The Defense Department and the Energy Department's National Nuclear Security Administration in May argued in a previously undisclosed memo to Congress that the United States needs a new, more powerful nuclear warhead program because of risks and vulnerabilities in the current one, Roll Call reports.
The argument is "groundbreaking," per Roll Call, because the government rarely, if ever, acknowledges the arsenal's weaknesses. Among the issues the departments address in the "closely held" document are what they consider to be an over-reliance on one type of submarine-launched warhead that apparently isn't destructive enough and could suffer from technical problems, as well concerns about land-based intercontinental ballistic missiles that are set in a "launch under attack posture." That means the weapons are ready to launch within minutes of a reported enemy attack, which increases the risk of firing in the wake of a false alarm. And when ICBMS are launched, they cannot be returned to their silos. The Pentagon usually downplays the possibility of reacting to a false report, Roll Call reports, but the memo uses it to justify a new weapon that supposedly wouldn't carry the same risks.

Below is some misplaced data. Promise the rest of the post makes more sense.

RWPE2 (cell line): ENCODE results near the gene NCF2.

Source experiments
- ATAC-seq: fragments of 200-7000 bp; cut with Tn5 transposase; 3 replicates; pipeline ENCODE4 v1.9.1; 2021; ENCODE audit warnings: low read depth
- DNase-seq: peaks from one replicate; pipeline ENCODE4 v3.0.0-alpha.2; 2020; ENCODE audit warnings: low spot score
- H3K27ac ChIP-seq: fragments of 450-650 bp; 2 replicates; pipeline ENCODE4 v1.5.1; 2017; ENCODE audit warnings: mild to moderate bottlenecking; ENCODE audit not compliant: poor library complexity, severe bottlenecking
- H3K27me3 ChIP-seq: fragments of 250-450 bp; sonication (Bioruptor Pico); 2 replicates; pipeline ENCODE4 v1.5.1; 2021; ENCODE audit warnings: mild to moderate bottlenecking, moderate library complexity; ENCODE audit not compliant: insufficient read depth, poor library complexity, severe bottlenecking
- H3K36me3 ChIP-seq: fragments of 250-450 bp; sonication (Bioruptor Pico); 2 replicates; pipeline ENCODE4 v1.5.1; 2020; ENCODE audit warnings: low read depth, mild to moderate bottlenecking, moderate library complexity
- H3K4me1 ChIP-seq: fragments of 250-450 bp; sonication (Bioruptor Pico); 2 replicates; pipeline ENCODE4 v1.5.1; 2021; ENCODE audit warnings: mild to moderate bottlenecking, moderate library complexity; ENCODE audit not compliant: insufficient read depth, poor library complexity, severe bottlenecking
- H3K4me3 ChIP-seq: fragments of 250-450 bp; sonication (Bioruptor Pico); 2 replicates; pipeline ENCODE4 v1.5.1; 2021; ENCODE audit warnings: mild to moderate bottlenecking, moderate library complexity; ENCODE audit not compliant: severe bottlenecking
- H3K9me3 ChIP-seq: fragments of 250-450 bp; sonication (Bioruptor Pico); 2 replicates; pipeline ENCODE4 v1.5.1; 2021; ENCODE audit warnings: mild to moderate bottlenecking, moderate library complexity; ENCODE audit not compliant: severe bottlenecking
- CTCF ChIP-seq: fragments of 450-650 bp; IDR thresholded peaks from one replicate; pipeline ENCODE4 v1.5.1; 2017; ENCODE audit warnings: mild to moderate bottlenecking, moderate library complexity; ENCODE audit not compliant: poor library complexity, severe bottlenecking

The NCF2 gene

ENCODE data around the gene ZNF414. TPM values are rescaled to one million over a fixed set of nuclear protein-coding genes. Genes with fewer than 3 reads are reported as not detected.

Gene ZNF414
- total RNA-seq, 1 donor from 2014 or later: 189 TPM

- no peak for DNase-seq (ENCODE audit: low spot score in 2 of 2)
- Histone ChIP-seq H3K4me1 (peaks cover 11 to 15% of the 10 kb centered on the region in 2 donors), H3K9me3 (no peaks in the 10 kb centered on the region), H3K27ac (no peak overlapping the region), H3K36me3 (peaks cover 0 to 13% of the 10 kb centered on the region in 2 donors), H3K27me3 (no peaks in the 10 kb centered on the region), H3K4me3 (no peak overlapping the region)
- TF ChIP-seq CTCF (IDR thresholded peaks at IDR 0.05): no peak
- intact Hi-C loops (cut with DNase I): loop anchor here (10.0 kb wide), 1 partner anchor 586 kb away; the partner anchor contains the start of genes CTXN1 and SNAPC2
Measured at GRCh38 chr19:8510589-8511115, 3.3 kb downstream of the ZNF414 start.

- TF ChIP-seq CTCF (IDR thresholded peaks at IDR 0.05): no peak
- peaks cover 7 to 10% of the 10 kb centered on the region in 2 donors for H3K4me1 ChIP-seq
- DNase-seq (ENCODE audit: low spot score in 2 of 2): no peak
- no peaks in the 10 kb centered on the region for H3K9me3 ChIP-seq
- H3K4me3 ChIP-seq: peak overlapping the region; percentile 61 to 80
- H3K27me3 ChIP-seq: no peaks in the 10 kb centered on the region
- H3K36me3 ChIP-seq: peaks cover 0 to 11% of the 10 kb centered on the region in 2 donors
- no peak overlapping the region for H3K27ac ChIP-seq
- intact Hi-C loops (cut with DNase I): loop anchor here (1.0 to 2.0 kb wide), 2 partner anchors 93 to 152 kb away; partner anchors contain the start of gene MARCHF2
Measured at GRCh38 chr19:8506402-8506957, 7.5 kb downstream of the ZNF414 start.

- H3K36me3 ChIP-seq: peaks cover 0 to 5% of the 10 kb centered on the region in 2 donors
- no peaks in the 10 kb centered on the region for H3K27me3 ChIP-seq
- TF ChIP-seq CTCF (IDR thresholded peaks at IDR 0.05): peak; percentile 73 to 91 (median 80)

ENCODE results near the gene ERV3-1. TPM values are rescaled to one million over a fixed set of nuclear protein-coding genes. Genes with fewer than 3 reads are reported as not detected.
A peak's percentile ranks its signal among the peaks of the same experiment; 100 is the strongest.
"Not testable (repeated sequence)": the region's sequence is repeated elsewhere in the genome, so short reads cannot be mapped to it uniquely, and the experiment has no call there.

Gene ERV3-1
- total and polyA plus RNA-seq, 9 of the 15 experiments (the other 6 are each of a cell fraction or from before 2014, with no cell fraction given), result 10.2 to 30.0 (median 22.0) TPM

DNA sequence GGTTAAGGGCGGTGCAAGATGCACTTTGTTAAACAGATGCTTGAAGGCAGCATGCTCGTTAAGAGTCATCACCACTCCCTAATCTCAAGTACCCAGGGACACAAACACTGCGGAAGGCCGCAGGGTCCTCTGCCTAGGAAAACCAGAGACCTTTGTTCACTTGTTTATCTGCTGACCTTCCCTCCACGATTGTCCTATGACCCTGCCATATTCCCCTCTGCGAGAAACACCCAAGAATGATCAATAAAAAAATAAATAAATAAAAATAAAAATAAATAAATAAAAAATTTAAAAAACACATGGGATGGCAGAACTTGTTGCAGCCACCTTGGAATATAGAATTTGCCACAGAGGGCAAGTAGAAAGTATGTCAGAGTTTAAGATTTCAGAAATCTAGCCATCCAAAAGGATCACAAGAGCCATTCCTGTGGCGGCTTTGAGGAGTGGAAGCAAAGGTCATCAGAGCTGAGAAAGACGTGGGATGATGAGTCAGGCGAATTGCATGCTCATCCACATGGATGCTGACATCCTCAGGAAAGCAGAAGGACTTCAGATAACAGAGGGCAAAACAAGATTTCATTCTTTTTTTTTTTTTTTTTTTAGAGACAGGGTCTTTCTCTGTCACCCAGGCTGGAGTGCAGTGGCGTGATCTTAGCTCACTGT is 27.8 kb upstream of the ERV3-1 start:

Critics think developing the new sub-launched weapon, known as a W93, is unnecessary (they believe the current warheads are plenty forceful), too expensive, and could harm global non-proliferation efforts. It remains to be seen if the Pentagon and the NNSA will be able to convince Congress and whoever wins the 2020 presidential election with their arguments, but the debate will likely gain more attention going forward. Read more at Roll Call. Tim O'Donnell